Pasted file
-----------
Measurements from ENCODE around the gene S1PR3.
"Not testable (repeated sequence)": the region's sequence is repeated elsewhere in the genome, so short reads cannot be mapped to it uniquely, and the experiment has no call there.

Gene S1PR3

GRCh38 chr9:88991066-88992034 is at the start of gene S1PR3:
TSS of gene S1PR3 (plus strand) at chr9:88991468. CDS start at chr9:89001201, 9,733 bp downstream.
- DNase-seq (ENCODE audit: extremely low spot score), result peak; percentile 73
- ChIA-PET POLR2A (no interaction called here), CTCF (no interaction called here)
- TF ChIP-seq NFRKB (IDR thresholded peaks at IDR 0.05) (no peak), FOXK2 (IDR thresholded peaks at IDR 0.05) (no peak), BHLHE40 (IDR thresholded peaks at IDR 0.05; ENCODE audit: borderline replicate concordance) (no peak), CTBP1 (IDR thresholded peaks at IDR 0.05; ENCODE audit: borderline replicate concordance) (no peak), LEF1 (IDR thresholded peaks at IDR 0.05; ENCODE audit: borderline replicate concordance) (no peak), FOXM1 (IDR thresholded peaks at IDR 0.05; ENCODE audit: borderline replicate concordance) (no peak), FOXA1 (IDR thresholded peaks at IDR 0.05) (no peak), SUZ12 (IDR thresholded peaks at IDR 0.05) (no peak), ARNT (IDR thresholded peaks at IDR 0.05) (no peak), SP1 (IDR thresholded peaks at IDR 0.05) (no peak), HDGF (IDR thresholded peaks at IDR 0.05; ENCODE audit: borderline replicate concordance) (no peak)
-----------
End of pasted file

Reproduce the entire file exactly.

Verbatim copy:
Measurements from ENCODE around the gene S1PR3.
"Not testable (repeated sequence)": the region's sequence is repeated elsewhere in the genome, so short reads cannot be mapped to it uniquely, and the experiment has no call there.

Gene S1PR3

GRCh38 chr9:88991066-88992034 is at the start of gene S1PR3:
TSS of gene S1PR3 (plus strand) at chr9:88991468. CDS start at chr9:89001201, 9,733 bp downstream.
- DNase-seq (ENCODE audit: extremely low spot score), result peak; percentile 73
- ChIA-PET POLR2A (no interaction called here), CTCF (no interaction called here)
- TF ChIP-seq NFRKB (IDR thresholded peaks at IDR 0.05) (no peak), FOXK2 (IDR thresholded peaks at IDR 0.05) (no peak), BHLHE40 (IDR thresholded peaks at IDR 0.05; ENCODE audit: borderline replicate concordance) (no peak), CTBP1 (IDR thresholded peaks at IDR 0.05; ENCODE audit: borderline replicate concordance) (no peak), LEF1 (IDR thresholded peaks at IDR 0.05; ENCODE audit: borderline replicate concordance) (no peak), FOXM1 (IDR thresholded peaks at IDR 0.05; ENCODE audit: borderline replicate concordance) (no peak), FOXA1 (IDR thresholded peaks at IDR 0.05) (no peak), SUZ12 (IDR thresholded peaks at IDR 0.05) (no peak), ARNT (IDR thresholded peaks at IDR 0.05) (no peak), SP1 (IDR thresholded peaks at IDR 0.05) (no peak), HDGF (IDR thresholded peaks at IDR 0.05; ENCODE audit: borderline replicate concordance) (no peak)